And then here came Denzel Valentine and Matt Costello to deliver the knockout blow for the Spartans as Indiana just laid on the canvas until the final horn sounded. Valentine (30 points) was absolutely sensational this afternoon. When he wasn’t getting by Hoosiers or hitting 3s (5-of-8) in their faces, he was setting up teammates time and again (13 assists). Costello was a hyper-efficient 10-of-12 for 22 points. He added 11 boards and three blocks and a dagger 3-pointer at the end of the shot clock, celebrating like a mad man as he made his way back down the court.

Troy Williams was utterly forgettable in this one (0-of-5, zero points, two turnovers) in 20 minutes and he’s now averaging just 1.3 points on 2-of-11 shooting in his last three outings against the Spartans.

I’m not the first to bring it up, but it’s fair to ask at this point why the steady and defensive-ready Anunoby isn’t seeing more floor time than Williams as he’s unable to shake Bad Troy out of his system consistently. Williams has the athleticism to do great things. But he simply hasn’t proven he has the skills or basketball smarts to translate that into positives for the Hoosiers enough this year with the ball in his hands.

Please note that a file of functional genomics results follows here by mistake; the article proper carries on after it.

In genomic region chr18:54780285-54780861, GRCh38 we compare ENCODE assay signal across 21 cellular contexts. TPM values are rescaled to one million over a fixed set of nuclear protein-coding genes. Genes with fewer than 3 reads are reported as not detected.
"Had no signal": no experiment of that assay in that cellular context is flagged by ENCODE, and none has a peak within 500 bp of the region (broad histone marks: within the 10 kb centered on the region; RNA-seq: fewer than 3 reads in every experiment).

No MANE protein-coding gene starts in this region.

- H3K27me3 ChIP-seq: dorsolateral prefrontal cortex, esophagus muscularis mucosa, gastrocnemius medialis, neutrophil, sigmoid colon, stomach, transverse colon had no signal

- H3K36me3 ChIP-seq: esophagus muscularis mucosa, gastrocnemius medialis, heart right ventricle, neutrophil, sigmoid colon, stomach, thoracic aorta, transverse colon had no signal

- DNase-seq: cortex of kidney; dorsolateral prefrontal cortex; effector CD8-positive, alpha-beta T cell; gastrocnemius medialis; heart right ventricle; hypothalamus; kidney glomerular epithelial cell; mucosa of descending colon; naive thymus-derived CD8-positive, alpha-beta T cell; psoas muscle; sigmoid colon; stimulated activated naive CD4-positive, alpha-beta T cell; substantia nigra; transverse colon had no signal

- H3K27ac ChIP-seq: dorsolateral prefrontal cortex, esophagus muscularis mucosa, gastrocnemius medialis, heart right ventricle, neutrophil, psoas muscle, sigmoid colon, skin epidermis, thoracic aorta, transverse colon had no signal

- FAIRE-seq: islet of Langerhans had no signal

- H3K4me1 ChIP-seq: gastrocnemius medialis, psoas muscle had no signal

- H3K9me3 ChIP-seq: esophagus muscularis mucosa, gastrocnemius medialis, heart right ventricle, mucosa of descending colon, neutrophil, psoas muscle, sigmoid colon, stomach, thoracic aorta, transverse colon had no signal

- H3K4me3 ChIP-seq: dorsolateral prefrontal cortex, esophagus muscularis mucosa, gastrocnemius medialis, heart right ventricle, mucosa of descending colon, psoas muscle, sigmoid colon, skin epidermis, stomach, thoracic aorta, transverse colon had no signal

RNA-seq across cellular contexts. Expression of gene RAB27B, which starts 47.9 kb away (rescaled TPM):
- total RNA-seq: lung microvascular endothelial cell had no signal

Other than the Iowa game on March 1 in Iowa City, this was on paper about the most difficult conference game for the Hoosiers. A win wasn’t expected. Still, neither was such a collapse in the second half. But Indiana showed an ability to rebound at home after a tough road loss this past week when it beat Iowa after the Penn State debacle.

The Hoosiers will need a similar rebound this week as the Cornhuskers and Boilermakers come to Bloomington.

(Photo credit: Mike Carter/USA Today Sports)

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  • Chi-Town Hoosier

    Sure. He can improve his form and make sure to be more balanced when he goes up, but I can’t imagine him making an improvement this season.

  • RealHoosierFanatic